Some mantras have been around for so long, we lose concept of their origins, context and meaning. Instead they become a tired cliche entrenched in banal colloquialisms.
"Walk a mile in someone else's shoes" falls in that category, suggesting that it's often our nature to judge before understanding. To form opinions before listening. And to impose value with the absence of empathy.
The saying's origins stem from English, Portuguese and Chinese proverbs and it's appeared in our everyday lives via everything from an ABC News series in 1961, a Depeche Mode single in 1993 and a 2010 family film by a similar name.
Add Hear Our Houston to that walk a mile in someone else's shoes list. This collaborative and participatory arts initiative shifts the journey (the walk) to one that illuminates the cultural worth of Houston's physical surroundings through personal, illuminating narratives. Conceptual artist Carrie Schneider first talked about Hear Our Houston to the public during a surprise show-and-tell chat at the TEDxHouston symposium in June.
"Houston has such a devotedly independent spirit that it is easy to feel isolated," she says. "When I return home from places that are saturated with that overwhelming feeling of being one in many — places where public transportation, crowded markets and active walkable streets are common — I am struck by how, in Houston, you feel like people only appear when you drive up to them and access them."
Hear Our Houston acts as a web-hub that hosts site specific eight to 20-minute audio walking tours created by anyone with a story to tell and a sound recorder to use. It's a fully interactive website where visitors can browse, search and download content, converse about the tours they've taken and upload their own tours.
What's in a walking tour?
Yogi Indre Rapalaviciute weaves introspective beauty and hilarity in her Montrose walking tour titled "We are All Weird Birds," finding beauty in the singing of birds and the memory of a red cardinal. The smooth concrete catches her attention while the barking of a dog propels the story of running into a naked man along Allen Parkway.
"When I return home from places that are saturated with that overwhelming feeling of being one in many — places where public transportation, crowded markets and active walkable streets are common — I am struck by how, in Houston, you feel like people only appear when you drive up to them and access them," Schneider says.
Longing for her little village in Lithuania, a plane prompts commentary on the hustle and bustle that superimposes a continuous hum on the urban city.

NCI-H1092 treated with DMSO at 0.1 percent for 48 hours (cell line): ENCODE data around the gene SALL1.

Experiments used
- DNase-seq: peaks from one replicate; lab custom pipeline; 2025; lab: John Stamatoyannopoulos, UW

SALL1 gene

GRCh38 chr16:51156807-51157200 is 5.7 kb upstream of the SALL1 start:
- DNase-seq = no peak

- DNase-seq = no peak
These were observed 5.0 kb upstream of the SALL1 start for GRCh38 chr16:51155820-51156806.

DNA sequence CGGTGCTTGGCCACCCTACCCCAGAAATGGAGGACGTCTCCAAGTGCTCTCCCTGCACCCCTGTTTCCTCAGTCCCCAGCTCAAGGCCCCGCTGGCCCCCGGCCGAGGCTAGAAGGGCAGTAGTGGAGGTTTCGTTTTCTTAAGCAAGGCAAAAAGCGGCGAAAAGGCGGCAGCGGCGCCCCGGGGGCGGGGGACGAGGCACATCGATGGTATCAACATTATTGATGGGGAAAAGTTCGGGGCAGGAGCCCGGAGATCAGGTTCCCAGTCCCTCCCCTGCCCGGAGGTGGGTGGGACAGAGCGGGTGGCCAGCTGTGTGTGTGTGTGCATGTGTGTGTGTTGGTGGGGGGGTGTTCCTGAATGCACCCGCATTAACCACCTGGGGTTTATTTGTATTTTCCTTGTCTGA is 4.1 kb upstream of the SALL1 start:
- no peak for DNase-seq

Beginning at Lawndale Art Center, street artist Daniel Anguilu and Alex "PRIMO" Luster — best known for his documentary Stick 'Em Up! — uncover the practice of legal and illegal street artists and narrate the tradition behind many hidden creative centers in their walking tour.
The Washington Corridor may be known for weekend debauchery, but for artist Raul Gonzales, it's a way to memorialize his journey from his pizza delivery days at Candelari's to an established personality in Houston's art scene. Mingling stories of cop encounters and a hit and run, he adds character to otherwise quiet, narrow and unassuming streets.
You can also learn about the music scene in Montrose with musician Pete Gordon, listen to stories of the historic Third Ward with Ayanna Jolivet McCloud and Tierney L. Malone, and explore the greenery of North Boulevard with entomologist, dancer and banjo player Lara Appleby.
Walking as a radical act
"Houston is a pedestrian-hostile place where walking is nearly a radical act," Schneider tells CultureMap. "Though cars may be a faster medium of transportation, you miss the charm, quirkiness and real life feeling of walking. When you see someone walking in Houston you roll down your window and ask what’s wrong."
Like most passionate art endeavors, Hear Our Houston emerged from the artist's own lifestyle. Schneider started walking from her abode to the medical center where her mother was hospitalized with terminal cancer.
"Houston is a pedestrian-hostile place where walking is nearly a radical act," Schneider says.
"All of the projects I make begin with a personal ritual," Schneider says. "For me, walking was a break, a pause, a breath. At the same time I was constantly listening to audiobooks, to hear any story but the one I was going through at the time, and to remember how my story fit into the bigger picture."
For Schneider, this collection of tours celebrates life's journey, without being a reserve of consumable tourist hotspots. It's a medium to discover meaning in details otherwise forgotten or never noticed.
"When you tell your story, you are healed," she says. "Though I am not telling my story, I am giving others a forum to do so. I thought of the many people who come to Houston from all over the world and experience what I experienced. When you connect with others, life gets better."
There is a long ongoing history of change in artistic mediums, with a flux towards participatory works beginning as early as the 1970s. Art is no longer just a commodity. It is the connection that's sought after. It's the difference between consuming art or experiencing it.
"I think of art as the way humans are able to construct meaning, the same way rituals and ceremonies embody what's significant," Schneider says.
Do you have a walking viewpoint you'd like to share? She welcomes your contribution. Recorders are also available for loan from Hear Our Houston.